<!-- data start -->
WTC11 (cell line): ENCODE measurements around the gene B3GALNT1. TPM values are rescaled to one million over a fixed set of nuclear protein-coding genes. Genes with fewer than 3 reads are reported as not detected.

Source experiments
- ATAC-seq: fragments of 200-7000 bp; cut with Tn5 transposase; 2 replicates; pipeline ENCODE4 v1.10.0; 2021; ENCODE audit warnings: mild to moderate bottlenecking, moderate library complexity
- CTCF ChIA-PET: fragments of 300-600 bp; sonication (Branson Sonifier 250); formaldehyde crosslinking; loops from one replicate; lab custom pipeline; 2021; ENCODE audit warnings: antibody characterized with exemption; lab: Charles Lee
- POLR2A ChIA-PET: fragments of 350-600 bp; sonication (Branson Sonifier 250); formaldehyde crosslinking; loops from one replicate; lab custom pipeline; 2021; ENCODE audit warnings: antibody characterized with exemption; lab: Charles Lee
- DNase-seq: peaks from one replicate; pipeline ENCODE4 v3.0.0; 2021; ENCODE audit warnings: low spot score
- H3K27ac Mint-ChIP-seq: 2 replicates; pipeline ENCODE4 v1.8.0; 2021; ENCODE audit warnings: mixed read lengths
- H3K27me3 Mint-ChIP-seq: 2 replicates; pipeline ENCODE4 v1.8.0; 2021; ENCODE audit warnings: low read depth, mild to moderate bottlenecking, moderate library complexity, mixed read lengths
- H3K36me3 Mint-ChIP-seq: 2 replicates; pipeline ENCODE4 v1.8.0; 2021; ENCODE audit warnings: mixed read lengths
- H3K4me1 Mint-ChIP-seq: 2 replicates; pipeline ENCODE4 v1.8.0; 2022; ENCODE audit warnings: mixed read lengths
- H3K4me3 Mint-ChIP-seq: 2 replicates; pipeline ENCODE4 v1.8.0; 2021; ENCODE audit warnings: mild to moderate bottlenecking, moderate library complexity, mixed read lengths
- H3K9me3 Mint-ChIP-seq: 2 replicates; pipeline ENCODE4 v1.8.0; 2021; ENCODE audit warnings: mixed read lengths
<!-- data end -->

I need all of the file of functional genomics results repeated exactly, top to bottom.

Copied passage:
WTC11 (cell line): ENCODE measurements around the gene B3GALNT1. TPM values are rescaled to one million over a fixed set of nuclear protein-coding genes. Genes with fewer than 3 reads are reported as not detected.

Source experiments
- ATAC-seq: fragments of 200-7000 bp; cut with Tn5 transposase; 2 replicates; pipeline ENCODE4 v1.10.0; 2021; ENCODE audit warnings: mild to moderate bottlenecking, moderate library complexity
- CTCF ChIA-PET: fragments of 300-600 bp; sonication (Branson Sonifier 250); formaldehyde crosslinking; loops from one replicate; lab custom pipeline; 2021; ENCODE audit warnings: antibody characterized with exemption; lab: Charles Lee
- POLR2A ChIA-PET: fragments of 350-600 bp; sonication (Branson Sonifier 250); formaldehyde crosslinking; loops from one replicate; lab custom pipeline; 2021; ENCODE audit warnings: antibody characterized with exemption; lab: Charles Lee
- DNase-seq: peaks from one replicate; pipeline ENCODE4 v3.0.0; 2021; ENCODE audit warnings: low spot score
- H3K27ac Mint-ChIP-seq: 2 replicates; pipeline ENCODE4 v1.8.0; 2021; ENCODE audit warnings: mixed read lengths
- H3K27me3 Mint-ChIP-seq: 2 replicates; pipeline ENCODE4 v1.8.0; 2021; ENCODE audit warnings: low read depth, mild to moderate bottlenecking, moderate library complexity, mixed read lengths
- H3K36me3 Mint-ChIP-seq: 2 replicates; pipeline ENCODE4 v1.8.0; 2021; ENCODE audit warnings: mixed read lengths
- H3K4me1 Mint-ChIP-seq: 2 replicates; pipeline ENCODE4 v1.8.0; 2022; ENCODE audit warnings: mixed read lengths
- H3K4me3 Mint-ChIP-seq: 2 replicates; pipeline ENCODE4 v1.8.0; 2021; ENCODE audit warnings: mild to moderate bottlenecking, moderate library complexity, mixed read lengths
- H3K9me3 Mint-ChIP-seq: 2 replicates; pipeline ENCODE4 v1.8.0; 2021; ENCODE audit warnings: mixed read lengths